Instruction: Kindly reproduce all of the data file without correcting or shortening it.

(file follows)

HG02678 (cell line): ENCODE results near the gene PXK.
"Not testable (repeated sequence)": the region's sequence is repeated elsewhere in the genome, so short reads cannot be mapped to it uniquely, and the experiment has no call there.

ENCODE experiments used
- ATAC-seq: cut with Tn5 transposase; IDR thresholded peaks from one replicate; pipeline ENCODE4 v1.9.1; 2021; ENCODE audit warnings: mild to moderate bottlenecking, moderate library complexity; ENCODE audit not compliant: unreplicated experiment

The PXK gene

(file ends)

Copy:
HG02678 (cell line): ENCODE results near the gene PXK.
"Not testable (repeated sequence)": the region's sequence is repeated elsewhere in the genome, so short reads cannot be mapped to it uniquely, and the experiment has no call there.

ENCODE experiments used
- ATAC-seq: cut with Tn5 transposase; IDR thresholded peaks from one replicate; pipeline ENCODE4 v1.9.1; 2021; ENCODE audit warnings: mild to moderate bottlenecking, moderate library complexity; ENCODE audit not compliant: unreplicated experiment

The PXK gene